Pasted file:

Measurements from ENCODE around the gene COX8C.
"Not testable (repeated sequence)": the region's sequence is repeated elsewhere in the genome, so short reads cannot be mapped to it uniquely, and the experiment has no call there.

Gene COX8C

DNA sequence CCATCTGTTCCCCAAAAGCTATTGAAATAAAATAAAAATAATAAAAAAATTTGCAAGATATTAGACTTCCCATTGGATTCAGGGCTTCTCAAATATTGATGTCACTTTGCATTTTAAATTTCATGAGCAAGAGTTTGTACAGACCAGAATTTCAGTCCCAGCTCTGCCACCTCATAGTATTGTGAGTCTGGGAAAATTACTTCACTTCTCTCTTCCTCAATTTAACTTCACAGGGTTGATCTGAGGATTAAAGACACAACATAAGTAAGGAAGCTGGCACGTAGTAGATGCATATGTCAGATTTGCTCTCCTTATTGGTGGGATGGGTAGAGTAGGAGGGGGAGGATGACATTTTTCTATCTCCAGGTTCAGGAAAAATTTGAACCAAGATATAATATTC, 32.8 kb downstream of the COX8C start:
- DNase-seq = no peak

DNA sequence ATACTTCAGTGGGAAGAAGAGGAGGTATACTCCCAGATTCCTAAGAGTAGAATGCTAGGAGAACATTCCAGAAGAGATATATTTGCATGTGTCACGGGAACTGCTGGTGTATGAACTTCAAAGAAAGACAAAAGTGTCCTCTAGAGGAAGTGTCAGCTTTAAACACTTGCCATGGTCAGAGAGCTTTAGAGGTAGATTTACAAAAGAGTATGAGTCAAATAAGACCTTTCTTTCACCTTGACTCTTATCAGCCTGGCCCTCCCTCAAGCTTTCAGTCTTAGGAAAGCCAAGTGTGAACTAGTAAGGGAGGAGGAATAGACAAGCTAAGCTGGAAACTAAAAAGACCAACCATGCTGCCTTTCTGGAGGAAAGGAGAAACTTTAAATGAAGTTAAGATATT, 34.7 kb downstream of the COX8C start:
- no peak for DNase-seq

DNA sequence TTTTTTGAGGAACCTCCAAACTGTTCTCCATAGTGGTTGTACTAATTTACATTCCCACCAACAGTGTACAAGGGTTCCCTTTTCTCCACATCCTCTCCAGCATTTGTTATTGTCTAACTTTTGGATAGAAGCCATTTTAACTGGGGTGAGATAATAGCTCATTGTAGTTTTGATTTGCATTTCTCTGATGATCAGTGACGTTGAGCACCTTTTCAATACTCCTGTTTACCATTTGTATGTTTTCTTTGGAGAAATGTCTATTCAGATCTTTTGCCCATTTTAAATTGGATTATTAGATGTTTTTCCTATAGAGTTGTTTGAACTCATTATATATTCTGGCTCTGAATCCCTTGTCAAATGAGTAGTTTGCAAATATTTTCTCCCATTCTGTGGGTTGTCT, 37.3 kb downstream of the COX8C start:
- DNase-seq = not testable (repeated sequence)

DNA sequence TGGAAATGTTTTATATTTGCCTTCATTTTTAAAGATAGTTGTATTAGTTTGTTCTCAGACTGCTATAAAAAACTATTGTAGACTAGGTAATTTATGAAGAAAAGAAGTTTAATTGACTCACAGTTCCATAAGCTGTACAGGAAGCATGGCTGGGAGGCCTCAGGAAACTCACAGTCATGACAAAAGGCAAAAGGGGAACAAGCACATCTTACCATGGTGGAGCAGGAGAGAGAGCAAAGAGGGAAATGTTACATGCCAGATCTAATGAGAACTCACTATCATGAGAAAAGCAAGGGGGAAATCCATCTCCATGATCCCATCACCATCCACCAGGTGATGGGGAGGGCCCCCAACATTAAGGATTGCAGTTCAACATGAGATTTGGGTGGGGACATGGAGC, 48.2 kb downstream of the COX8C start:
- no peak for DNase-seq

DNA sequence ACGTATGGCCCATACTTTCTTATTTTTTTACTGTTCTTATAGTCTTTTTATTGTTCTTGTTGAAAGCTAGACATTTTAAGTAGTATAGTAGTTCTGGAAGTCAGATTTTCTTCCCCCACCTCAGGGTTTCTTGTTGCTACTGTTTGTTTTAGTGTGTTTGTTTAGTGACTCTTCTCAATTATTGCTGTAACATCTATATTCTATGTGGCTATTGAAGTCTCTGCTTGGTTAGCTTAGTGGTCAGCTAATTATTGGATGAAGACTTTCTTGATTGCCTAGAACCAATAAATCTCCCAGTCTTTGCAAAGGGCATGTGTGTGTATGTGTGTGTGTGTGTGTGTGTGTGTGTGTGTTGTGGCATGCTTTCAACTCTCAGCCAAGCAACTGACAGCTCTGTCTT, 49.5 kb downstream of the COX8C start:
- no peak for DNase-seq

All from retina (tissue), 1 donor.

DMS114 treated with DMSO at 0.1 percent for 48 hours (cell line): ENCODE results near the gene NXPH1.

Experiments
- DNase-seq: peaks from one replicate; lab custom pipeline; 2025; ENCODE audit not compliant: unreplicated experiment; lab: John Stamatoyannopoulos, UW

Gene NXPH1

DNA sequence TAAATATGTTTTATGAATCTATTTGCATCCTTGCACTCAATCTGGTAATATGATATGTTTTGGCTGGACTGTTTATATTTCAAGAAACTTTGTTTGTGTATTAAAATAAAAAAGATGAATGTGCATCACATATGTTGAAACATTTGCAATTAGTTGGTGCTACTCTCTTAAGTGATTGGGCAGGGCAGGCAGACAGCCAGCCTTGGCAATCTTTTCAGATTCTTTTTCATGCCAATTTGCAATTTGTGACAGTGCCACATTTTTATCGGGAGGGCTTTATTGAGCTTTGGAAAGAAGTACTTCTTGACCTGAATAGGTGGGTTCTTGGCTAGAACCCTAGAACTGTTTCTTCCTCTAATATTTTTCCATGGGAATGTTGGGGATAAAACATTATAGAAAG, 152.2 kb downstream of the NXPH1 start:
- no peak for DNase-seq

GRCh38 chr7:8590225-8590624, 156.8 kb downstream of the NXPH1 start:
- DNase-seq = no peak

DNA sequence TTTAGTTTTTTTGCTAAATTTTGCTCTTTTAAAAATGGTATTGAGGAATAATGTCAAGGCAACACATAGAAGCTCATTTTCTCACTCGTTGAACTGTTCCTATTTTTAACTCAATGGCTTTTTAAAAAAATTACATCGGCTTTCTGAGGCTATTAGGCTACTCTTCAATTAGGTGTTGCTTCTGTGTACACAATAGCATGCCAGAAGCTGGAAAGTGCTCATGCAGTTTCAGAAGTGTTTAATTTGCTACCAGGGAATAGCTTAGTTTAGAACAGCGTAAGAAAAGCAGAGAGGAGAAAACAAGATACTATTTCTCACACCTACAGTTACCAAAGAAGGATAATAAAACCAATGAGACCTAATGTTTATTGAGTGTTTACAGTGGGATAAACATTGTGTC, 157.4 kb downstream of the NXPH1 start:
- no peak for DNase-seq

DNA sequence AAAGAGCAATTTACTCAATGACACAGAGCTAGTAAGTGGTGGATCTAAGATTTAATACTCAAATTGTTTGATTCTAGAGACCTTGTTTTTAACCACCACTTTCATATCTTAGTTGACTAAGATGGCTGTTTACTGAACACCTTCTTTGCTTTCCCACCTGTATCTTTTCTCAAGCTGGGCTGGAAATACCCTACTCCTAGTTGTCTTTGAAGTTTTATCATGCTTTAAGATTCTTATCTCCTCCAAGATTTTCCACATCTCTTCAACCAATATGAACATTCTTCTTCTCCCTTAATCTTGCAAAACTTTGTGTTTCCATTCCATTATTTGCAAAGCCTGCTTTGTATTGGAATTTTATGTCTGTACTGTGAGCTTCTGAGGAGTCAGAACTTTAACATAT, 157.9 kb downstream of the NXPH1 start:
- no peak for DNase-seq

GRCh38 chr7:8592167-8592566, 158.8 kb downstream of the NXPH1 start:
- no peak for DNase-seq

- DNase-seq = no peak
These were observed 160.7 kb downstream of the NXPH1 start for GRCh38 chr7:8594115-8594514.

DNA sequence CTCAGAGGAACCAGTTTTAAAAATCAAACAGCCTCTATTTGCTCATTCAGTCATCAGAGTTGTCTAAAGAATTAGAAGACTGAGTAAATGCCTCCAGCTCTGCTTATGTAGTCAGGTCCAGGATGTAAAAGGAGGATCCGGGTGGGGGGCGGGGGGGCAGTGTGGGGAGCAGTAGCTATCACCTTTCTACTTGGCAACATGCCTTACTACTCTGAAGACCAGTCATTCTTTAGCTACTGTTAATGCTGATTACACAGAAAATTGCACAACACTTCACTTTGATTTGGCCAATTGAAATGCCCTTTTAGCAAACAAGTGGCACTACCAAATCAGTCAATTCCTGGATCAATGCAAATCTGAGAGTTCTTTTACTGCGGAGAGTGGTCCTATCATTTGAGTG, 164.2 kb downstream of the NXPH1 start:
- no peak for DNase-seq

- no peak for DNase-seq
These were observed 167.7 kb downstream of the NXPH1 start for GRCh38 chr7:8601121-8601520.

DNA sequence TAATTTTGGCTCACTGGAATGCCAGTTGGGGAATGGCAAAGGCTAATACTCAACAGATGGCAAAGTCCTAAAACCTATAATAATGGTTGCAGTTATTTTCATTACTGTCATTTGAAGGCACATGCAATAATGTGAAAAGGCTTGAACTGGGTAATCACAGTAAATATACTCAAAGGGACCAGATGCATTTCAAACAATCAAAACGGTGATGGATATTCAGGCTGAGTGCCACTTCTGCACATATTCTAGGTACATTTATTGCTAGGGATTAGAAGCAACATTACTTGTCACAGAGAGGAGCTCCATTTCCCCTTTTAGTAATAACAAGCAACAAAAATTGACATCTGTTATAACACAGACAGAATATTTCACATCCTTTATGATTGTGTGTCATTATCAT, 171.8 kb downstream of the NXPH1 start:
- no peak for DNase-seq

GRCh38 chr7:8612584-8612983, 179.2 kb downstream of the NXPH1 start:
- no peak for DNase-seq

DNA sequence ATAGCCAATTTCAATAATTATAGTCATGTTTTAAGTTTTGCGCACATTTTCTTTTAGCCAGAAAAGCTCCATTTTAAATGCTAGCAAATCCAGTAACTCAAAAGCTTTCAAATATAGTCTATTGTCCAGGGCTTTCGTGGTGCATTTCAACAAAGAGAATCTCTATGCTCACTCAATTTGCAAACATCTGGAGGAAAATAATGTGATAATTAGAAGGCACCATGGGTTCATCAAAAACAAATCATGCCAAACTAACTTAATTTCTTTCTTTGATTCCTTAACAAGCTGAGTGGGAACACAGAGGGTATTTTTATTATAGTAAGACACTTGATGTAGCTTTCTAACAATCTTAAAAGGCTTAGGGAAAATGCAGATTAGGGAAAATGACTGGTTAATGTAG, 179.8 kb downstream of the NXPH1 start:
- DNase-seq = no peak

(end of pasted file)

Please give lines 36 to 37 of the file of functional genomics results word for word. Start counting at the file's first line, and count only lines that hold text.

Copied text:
- no peak for DNase-seq

GRCh38 chr7:8612584-8612983, 179.2 kb downstream of the NXPH1 start: